Singular algebraic curves, their existence, deformation, families (from the local and global point of view) attract continuous attention of algebraic geometers since the last century. The aim of our paper is to give an account of results, new trends and bibliography related to the geometry of equisingular families of algebraic curves on smooth algebraic surfaces over an algebraically closed field of characteristic zero. This theory is founded in basic works of Plücker, Severi, Segre, Zariski, and has tight links and finds important applications in singularity theory, topology of complex algebraic curves and surfaces, and in real algebraic geometry.

If \(A\) generates a bounded cosine function on a Banach space \(X\) then the negative square root \(B\) of \(A\) generates a holomorphic semigroup, and this semigroup is the conjugate potential transform of the cosine function. This connection is studied in detail, and it is used for a characterization of cosine function generators in terms of growth conditions on the semigroup generated by \(B\). This characterization relies on new results on the inversion of the vector-valued conjugate potential transform.

We consider regularizing iterative procedures for ill-possed problems with random and nonrandom additive errors. The rate of square-mean convergence for iterative procedures with random errors is studied. The comparison theorem is established for the convergence of procedures with and without additive errors.

Vigenere-Verschlüsselung
(1999)

Complete presentations provide a natural solution to the word problem in monoids and groups. Here we give a simple way to construct complete presentations for the direct product of groups, when such presentations are available for the factors. Actually, the construction we are referring to is just the classical construction for direct products of groups, which has been known for a long time, but whose completeness-preserving properties had not been detected. Using this result and some known facts about Coxeter groups, we sketch an algorithm to obtain the complete presentation of any finite Coxeter group. A similar application to Abelian and Hamiltonian groups is mentioned.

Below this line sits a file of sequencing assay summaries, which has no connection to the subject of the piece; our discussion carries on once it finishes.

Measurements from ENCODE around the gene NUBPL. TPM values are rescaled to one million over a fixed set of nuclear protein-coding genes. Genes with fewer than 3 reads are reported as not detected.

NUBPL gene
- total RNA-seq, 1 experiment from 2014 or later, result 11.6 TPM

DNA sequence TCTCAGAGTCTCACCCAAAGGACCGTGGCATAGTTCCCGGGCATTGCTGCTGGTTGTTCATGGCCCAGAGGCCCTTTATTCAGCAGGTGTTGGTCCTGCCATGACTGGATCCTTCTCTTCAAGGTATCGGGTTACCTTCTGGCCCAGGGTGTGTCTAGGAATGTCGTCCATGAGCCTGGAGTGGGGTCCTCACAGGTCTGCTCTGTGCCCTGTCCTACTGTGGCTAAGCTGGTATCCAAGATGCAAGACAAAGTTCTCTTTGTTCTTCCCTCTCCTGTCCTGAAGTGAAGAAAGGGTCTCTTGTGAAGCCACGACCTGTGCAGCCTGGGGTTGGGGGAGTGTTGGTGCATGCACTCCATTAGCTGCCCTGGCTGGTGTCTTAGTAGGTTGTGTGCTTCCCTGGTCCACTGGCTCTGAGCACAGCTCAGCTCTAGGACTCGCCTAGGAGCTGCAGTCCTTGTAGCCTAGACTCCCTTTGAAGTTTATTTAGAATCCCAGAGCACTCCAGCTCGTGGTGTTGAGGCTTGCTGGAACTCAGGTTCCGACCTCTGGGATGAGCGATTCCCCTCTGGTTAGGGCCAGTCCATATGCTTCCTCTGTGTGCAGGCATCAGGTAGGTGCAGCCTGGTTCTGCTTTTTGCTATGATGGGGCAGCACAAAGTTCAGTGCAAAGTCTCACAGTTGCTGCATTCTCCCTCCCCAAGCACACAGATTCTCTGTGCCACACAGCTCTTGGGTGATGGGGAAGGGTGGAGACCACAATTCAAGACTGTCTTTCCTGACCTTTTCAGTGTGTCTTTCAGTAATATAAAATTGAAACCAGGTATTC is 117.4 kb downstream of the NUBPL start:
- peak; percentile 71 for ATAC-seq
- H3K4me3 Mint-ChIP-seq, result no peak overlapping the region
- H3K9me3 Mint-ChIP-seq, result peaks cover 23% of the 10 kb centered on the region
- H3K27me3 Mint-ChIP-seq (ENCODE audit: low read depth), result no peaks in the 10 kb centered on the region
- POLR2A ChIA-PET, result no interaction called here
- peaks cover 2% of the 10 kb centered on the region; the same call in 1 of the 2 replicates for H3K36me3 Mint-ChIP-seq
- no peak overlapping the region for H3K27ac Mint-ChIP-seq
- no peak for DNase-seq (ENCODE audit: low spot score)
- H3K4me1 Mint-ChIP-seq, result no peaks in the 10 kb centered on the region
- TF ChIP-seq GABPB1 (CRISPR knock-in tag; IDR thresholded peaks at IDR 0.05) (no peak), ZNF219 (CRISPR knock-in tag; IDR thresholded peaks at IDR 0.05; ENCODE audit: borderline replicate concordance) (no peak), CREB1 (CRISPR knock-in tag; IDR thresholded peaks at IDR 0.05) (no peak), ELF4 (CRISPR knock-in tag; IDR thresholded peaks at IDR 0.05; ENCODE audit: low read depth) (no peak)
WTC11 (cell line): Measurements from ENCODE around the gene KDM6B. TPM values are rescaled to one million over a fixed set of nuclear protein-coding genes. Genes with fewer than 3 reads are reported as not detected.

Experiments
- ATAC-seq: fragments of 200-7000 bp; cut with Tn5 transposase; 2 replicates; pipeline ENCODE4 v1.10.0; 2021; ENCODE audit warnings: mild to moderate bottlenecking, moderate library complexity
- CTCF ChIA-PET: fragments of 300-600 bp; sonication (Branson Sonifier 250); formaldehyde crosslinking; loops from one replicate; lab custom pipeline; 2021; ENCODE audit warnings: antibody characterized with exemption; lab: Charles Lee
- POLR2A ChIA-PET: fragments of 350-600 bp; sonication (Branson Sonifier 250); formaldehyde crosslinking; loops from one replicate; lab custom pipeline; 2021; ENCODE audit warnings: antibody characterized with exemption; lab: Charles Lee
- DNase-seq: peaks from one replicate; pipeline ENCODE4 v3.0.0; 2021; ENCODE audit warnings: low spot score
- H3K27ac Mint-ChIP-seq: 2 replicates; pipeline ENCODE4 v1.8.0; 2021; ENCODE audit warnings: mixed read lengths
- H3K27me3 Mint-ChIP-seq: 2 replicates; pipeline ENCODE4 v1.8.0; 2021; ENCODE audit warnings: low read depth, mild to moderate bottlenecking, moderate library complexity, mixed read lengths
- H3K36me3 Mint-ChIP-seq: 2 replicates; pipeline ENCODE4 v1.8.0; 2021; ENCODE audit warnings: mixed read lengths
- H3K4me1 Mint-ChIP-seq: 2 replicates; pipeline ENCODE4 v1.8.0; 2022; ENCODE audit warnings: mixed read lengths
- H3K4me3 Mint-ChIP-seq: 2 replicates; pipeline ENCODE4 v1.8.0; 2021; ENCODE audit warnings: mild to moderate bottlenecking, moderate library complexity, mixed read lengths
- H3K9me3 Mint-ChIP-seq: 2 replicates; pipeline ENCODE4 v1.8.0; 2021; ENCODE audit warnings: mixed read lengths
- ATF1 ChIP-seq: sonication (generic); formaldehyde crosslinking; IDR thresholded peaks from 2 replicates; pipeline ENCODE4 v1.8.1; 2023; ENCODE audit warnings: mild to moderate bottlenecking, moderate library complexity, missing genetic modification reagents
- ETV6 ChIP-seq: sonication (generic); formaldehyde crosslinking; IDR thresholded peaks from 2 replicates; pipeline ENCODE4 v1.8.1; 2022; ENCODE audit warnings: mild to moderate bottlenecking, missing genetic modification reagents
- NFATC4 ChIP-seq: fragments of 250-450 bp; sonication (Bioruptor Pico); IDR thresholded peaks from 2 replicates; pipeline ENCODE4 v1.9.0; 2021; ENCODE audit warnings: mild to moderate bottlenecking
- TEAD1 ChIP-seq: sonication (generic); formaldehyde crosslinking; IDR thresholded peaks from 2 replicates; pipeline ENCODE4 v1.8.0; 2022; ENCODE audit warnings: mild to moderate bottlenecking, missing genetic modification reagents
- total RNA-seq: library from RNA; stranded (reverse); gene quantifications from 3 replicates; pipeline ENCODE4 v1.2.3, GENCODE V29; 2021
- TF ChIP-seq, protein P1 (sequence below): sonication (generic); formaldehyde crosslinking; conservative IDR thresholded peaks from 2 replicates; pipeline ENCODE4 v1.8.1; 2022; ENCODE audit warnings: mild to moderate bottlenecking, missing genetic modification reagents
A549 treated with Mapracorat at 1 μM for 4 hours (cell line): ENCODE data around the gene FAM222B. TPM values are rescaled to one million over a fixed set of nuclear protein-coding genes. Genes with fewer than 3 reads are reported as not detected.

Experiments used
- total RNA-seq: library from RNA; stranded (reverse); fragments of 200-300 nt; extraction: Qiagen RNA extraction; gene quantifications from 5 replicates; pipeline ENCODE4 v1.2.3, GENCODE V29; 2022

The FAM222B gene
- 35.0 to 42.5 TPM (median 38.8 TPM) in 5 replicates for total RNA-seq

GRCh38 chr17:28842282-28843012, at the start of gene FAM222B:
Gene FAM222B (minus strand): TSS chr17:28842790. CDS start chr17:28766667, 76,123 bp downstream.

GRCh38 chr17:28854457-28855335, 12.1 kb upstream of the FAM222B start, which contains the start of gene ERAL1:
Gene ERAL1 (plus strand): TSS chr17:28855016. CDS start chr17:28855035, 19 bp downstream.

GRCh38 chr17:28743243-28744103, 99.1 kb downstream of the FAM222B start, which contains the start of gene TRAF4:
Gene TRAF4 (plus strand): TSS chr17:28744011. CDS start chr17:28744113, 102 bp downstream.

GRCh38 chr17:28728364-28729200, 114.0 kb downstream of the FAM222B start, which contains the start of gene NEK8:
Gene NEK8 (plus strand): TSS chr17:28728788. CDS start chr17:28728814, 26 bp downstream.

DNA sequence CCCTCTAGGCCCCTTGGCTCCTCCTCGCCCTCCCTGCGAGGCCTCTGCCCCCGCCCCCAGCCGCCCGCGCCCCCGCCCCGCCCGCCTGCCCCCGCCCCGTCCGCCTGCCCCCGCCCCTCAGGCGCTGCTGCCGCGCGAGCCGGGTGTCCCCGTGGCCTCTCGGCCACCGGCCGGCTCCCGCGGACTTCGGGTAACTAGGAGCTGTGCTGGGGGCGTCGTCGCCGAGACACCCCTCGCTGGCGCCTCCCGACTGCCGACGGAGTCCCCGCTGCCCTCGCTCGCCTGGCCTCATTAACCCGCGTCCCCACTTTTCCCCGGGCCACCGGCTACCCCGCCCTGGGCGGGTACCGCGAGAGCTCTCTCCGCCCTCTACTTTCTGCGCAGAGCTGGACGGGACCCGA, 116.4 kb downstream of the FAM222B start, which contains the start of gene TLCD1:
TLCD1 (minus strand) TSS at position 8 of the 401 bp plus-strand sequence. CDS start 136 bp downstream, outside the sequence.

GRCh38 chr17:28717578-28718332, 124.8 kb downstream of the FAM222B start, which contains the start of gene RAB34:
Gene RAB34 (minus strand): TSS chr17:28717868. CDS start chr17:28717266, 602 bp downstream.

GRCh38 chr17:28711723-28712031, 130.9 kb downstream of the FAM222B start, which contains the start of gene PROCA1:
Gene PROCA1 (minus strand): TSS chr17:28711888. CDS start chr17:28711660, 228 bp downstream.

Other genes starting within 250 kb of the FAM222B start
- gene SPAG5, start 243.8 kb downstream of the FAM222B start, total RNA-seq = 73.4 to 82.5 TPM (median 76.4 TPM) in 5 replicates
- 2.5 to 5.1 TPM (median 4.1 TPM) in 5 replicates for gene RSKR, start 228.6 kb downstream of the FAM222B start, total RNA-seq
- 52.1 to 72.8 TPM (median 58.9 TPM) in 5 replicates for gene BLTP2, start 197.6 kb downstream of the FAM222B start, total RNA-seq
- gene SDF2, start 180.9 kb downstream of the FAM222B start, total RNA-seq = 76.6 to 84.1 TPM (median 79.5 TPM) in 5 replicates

Compared to standard numerical methods for hyperbolic systems of conservation laws, Kinetic Schemes model propagation of information by particles instead of waves. In this article, the wave and the particle concept are shown to be closely related. Moreover, a general approach to the construction of Kinetic Schemes for hyperbolic conservation laws is given which summarizes several approaches discussed by other authors. The approach also demonstrates why Kinetic Schemes are particularly well suited for scalar conservation laws and why extensions to general systems are less natural.

Nonlinear dissipativity, asymptotical stability, and contractivity of (ordinary) stochastic differential equations (SDEs) with some dissipative structure and their discretizations are studied in terms of their moments in the spirit of Pliss (1977). For this purpose, we introduce the notions and discuss related concepts of dissipativity, growth- bounded and monotone coefficient systems, asymptotical stability and contractivity in wide and narrow sense, nonlinear A-stability, AN-stability, B-stability and BN-stability for stochastic dynamical systems - more or less as stochastic counterparts to deterministic concepts. The test class of in a broad sense interpreted dissipative SDEs as natural analogon to dissipative deterministic differential systems is suggested for stochastic-numerical methods. Then, in particular, a kind of mean square calculus is developed, although most of ideas and analysis can be carried over to general "stochastic Lp-case" (p * 1). By this natural restriction, the new stochastic concepts are theoretically meaningful, as in deterministic analysis. Since the choice of step sizes then plays no essential role in related proofs, we even obtain nonlinear A-stability, AN-stability, B-stability and BN-stability in the mean square sense for this implicit method with respect to appropriate test classes of moment-dissipative SDEs.